L.S: “Honestly, I don’t really like to split the championship into sections and think of it in distinct parts because as I said, if you can get 25 points at every race it doesn’t matter where you are. I think it’s better to approach it race by race and realise that every weekend is important. You don’t have to think about the championship, just try to do the best in each race, if the best is often a win then the title is a natural consequence. So, I think we need to be focused, and we know that the potential of the bike is better than last year. The engineers in Japan did a great job, especially on top speed, and this helps the riders with overtakes. It also helps them to go into the race with less stress, because they know that even if they make a mistake or get overtaken, they can comeback. They know they don’t have to push like crazy to be in front, so this is a big plus.”
Considering this improvement in performance, is it finally time for a satellite team?
L.S: “It’s something that we’ve always had in mind to do, but for sure it won’t happen next year. Clearly, despite our improvements, it’s still a real benefit to have two more bikes on the grid in terms of collecting data. It’s also nice to have the possibility of having young riders make their debut on Suzuki, and there are many other bonuses to having a satellite squad. We would like to do it, but you won’t see it in 2023.”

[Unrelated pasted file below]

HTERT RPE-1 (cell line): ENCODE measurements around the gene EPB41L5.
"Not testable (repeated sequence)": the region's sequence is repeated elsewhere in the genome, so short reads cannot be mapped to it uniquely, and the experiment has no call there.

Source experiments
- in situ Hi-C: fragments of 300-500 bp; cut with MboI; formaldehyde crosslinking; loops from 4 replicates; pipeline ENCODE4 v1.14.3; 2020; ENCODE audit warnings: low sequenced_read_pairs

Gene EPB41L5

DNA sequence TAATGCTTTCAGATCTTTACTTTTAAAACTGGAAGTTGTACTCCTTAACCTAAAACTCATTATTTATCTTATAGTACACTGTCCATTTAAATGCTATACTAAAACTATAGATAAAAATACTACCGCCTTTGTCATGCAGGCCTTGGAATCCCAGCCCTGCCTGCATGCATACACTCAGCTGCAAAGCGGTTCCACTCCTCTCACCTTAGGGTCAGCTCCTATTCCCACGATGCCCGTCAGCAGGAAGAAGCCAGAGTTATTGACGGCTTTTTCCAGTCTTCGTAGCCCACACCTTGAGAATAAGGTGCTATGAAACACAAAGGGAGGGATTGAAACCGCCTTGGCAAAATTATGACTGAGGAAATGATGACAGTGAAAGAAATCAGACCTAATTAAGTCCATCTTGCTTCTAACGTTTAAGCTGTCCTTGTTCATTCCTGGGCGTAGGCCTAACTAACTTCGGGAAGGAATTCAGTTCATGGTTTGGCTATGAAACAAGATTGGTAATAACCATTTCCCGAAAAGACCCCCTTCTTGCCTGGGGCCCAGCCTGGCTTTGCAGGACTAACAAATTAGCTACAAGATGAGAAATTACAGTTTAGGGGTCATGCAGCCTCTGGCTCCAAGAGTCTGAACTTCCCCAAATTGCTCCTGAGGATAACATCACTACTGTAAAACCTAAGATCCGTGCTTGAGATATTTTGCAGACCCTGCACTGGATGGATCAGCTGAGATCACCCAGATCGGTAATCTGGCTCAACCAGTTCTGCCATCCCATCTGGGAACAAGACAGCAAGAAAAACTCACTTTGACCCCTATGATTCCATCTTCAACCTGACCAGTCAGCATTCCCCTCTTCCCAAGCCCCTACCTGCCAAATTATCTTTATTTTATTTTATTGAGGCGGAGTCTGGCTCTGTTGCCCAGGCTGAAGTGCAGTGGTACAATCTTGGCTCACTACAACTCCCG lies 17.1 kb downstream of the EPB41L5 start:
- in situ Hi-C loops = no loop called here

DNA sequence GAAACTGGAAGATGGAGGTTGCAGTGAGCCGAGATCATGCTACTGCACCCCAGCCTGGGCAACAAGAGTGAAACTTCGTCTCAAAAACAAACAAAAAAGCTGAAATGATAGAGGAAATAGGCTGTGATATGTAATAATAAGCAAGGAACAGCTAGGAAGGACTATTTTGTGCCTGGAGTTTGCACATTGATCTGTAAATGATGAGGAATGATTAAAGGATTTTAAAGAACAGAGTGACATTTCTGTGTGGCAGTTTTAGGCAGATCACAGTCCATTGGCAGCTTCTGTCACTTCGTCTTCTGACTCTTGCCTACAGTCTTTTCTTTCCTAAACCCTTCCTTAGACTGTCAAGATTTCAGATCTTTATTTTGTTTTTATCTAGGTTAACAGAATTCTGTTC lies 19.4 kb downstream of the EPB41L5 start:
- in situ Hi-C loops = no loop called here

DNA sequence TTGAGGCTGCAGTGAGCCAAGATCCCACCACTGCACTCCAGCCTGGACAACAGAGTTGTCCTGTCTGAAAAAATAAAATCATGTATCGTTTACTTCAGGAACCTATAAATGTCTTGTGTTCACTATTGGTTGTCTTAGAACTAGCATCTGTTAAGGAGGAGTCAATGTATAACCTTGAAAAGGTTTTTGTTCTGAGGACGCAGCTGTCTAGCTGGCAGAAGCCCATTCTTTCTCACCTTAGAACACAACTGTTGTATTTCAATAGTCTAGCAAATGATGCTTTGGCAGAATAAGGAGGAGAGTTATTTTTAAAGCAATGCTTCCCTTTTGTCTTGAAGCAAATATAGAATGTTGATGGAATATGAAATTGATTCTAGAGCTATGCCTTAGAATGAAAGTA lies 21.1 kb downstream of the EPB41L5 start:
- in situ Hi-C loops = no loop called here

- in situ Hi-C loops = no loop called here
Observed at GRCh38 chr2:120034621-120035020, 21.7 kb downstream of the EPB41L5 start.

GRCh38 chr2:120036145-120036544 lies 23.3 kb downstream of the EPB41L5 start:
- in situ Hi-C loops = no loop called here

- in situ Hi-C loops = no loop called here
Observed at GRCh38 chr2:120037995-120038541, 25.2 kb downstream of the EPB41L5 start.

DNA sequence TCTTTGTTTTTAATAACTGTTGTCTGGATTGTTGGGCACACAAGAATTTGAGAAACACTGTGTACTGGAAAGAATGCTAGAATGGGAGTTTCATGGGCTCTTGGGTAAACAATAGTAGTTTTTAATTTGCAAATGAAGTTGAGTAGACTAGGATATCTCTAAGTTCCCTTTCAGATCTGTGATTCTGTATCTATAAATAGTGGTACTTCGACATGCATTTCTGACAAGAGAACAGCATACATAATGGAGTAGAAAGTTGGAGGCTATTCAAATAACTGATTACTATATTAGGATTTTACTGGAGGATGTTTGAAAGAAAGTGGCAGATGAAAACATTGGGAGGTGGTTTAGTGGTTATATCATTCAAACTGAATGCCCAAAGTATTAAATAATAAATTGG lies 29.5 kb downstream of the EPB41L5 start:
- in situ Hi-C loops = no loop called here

Do you plan to include some wildcard races for Sylvain Guintoli this year?
L.S: “We always love to have Sylvain on track with us, he is a great rider and he’s achieving great things in the World Endurance series right now - last weekend he won Le Mans 24hrs for the second time, so big congratulations to him and his Suzuki team-mates. He is a doing a great job as our Test Rider and having a test team based in Europe is really important for us. We are happy to say that he will ride in Motegi and we look forward to seeing him.”
How about the question on everybody’s lips; how’s it going in terms of rider negotiation for next season?
L.S: “This season is one of those where there are many riders whose contracts end this year, including our riders. We know there are a few riders who have already signed, but the market is still quite open. Even before the start of the season we felt happy with our riders, and now we can see the results from the first few rounds, we remain very happy with them. Our intention is to renew with both of them, and we will start speaking with their management soon. In the past, the riders would all sign later in the season, nowadays the transfer window’ or ‘rider market' happens much earlier in the year - and honestly, I don’t think this is good, for the riders and the teams”